The Einstein description and Einstein coefficients: consider two energy levels of an atom, E1 and E2. There are three processes by which radiation can interact with atoms in these states.
- Spontaneous emission: an atom in the upper level decays to the lower level by the emission of a photon with energy The spontaneously emitted photon can be emitted in any direction.
Einstein’s postulate: the rate per unit volume at which atoms in the upper level (2) decay to the lower level (1) is equal to N2A21. N2 is the number of atoms per unit volume in level 2; A21 is a constant characteristic of the transition (units s-1).
- Absorption: an atom in the lower level is excited to the upper level by the absorption of a photon of energy
Einstein’s postulate: the rate per unit volume at which atoms in the lower level are excited to the upper level by absorption of photons of energy is equal to N1B12ρ(ω21).
N1 is the number of atoms per unit volume in level 1; ρ(ω21) is the energy density of radiation of angular frequency ω21; B12 is a constant characteristic of the transition (units m3 J-1 rad s-1).
- Stimulated emission: an incident photon of energy stimulates an atom in the upper level to decay to the lower level by the emission of a second photon of energy . The stimulated photon is emitted into the same mode as the incident photon, and hence has the same frequency, direction and polarisation as the incident photon.
Einstein’s postulate: the rate per unit volume at which atoms in the upper level decay to the lower level by the stimulated emission of photons of energy is equal to N1B21ρ(ω21).
B21 is a constant characteristic of the transition (units m3 J-1 rad s-1)
A12, B12 and B21 are known as the Einstein A and B coefficients.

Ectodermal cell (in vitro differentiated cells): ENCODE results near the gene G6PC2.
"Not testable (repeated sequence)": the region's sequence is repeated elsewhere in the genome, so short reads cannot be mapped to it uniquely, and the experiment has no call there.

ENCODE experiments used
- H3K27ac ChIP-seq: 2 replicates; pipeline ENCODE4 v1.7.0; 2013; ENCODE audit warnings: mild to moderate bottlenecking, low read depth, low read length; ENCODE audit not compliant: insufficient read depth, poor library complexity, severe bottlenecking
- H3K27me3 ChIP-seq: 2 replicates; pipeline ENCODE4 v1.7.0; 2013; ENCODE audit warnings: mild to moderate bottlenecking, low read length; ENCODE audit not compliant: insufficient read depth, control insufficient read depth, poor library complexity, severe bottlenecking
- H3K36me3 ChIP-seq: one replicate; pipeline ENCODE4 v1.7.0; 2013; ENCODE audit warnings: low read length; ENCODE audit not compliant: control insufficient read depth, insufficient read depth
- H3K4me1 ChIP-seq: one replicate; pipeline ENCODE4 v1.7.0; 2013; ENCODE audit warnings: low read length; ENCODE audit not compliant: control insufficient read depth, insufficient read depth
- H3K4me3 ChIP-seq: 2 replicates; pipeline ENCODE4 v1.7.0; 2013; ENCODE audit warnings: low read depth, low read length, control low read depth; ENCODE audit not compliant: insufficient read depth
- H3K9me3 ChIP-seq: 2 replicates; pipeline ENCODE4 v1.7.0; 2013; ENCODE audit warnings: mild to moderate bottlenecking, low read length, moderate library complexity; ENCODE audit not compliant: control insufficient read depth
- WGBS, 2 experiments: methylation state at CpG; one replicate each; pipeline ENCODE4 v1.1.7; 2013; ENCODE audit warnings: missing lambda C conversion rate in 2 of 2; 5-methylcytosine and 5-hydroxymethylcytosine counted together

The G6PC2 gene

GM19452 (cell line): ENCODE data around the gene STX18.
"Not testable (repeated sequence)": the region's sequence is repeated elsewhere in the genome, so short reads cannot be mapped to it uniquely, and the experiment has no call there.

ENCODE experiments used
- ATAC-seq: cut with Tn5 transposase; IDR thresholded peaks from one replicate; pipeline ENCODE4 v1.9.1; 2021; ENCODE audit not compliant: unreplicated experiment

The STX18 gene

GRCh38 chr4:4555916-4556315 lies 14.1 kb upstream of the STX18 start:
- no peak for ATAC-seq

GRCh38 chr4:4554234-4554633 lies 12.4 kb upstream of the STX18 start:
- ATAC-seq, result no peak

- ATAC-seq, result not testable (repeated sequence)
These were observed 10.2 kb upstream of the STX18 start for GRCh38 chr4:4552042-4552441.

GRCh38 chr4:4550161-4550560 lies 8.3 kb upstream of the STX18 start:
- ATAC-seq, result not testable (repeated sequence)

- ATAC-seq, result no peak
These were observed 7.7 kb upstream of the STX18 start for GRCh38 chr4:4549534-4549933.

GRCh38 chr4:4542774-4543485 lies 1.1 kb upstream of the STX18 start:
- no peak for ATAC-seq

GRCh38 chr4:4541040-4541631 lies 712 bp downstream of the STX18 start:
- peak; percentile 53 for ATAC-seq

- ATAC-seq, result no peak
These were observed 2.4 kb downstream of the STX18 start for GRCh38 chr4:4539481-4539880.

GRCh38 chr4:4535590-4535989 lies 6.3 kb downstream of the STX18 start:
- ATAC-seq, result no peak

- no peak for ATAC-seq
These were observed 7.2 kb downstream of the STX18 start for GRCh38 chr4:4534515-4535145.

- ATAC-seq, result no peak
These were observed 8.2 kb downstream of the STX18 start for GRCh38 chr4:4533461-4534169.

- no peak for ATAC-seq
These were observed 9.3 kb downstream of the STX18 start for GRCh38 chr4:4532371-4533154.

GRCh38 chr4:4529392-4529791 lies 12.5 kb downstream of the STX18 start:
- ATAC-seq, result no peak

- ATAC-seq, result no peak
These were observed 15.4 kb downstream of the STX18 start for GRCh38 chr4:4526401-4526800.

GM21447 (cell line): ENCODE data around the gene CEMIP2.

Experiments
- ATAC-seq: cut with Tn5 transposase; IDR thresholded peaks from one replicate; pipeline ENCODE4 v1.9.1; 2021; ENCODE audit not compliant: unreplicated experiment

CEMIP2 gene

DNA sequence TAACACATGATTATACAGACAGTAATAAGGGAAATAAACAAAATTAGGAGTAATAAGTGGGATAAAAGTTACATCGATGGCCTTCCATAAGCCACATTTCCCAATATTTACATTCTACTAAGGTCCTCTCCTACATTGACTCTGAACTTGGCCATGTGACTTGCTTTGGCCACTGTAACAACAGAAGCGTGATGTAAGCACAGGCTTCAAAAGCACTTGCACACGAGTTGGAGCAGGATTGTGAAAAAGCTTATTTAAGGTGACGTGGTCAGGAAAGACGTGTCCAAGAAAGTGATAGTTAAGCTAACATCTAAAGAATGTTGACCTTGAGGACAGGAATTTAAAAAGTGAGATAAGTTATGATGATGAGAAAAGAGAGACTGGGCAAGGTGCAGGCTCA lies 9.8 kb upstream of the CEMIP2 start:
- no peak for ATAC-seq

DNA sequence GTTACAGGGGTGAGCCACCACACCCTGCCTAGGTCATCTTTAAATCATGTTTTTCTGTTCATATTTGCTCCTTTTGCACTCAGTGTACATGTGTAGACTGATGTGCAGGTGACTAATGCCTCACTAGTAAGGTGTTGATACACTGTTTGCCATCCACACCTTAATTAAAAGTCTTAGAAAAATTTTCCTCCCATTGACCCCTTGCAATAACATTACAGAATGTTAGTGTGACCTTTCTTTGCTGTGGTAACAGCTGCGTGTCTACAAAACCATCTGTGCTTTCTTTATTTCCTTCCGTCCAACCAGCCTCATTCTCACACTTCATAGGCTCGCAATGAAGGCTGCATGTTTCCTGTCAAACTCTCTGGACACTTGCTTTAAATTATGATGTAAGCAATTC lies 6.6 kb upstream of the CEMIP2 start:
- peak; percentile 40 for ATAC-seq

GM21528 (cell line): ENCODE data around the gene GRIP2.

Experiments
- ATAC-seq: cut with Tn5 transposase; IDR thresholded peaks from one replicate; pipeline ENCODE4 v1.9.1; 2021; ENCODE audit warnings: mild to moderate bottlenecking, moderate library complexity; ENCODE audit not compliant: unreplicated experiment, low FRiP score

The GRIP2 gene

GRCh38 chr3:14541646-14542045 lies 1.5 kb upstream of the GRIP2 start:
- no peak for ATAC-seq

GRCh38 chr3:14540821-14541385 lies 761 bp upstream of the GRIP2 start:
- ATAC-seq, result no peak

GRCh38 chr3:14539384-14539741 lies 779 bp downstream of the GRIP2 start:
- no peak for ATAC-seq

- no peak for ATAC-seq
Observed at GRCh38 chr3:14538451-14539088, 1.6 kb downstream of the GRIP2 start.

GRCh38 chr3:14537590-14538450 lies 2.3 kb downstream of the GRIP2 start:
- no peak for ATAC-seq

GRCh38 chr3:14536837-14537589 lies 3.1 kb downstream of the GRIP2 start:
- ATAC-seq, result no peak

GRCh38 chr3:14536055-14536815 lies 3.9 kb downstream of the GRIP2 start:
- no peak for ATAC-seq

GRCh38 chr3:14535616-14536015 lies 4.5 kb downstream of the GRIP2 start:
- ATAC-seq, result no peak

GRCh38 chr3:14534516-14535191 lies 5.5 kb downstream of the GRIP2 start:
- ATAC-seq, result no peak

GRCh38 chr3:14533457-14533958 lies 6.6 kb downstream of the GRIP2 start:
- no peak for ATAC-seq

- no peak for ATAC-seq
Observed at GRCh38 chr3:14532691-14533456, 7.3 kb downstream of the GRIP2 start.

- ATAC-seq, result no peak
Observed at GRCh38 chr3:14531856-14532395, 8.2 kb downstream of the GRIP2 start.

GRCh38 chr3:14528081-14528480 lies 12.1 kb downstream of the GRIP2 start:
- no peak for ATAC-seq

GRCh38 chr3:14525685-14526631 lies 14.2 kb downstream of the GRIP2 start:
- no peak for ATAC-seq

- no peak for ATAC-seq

At this point we are assuming that the energy levels are perfectly well-defined. We will deal with broadening later.
Radiation modes and Planck’s Law
Density of states (we’ve included a factor of 2 because we have 2 polarisations).
Radiation modes are harmonic oscillators
Photons are excitations of the different modes.
Mean number of photons
The numerator might look hard to work out, but if we put and we see that the numerator is of the denominator. So if we sum over all n, we get
Energy density of radiation field in range ω -> ω+dω
Relations between the Einstein coefficients: for a given transition the Einstein coefficients are postulated to be constant, i.e. they depend upon the atomic energy levels but not the radiation field.
Take stationary atoms immersed in black body radiation at temperature T and energy ρ(ω). These atoms will be in dynamic equilibrium; i.e. a given atom will be making transitions but on average the total number of atoms in a given level will be constant.
The Principle of Detailed Balance states that in thermal equilibrium the transitions between any pair of levels are in dynamic equilibrium (each frequency ω must be in equilibrium and as each Ei -> Ej has a unique frequency, each transition must be in equilibrium).
So rate of transitions from 1->2 = rate of transitions from 2->1.
Simple rearrangement gives
But in thermal equilibrium the population ratio is given by the Boltzmann factor
where g1, g2 are degeneracies.
But this must be consistent with Planck’s Law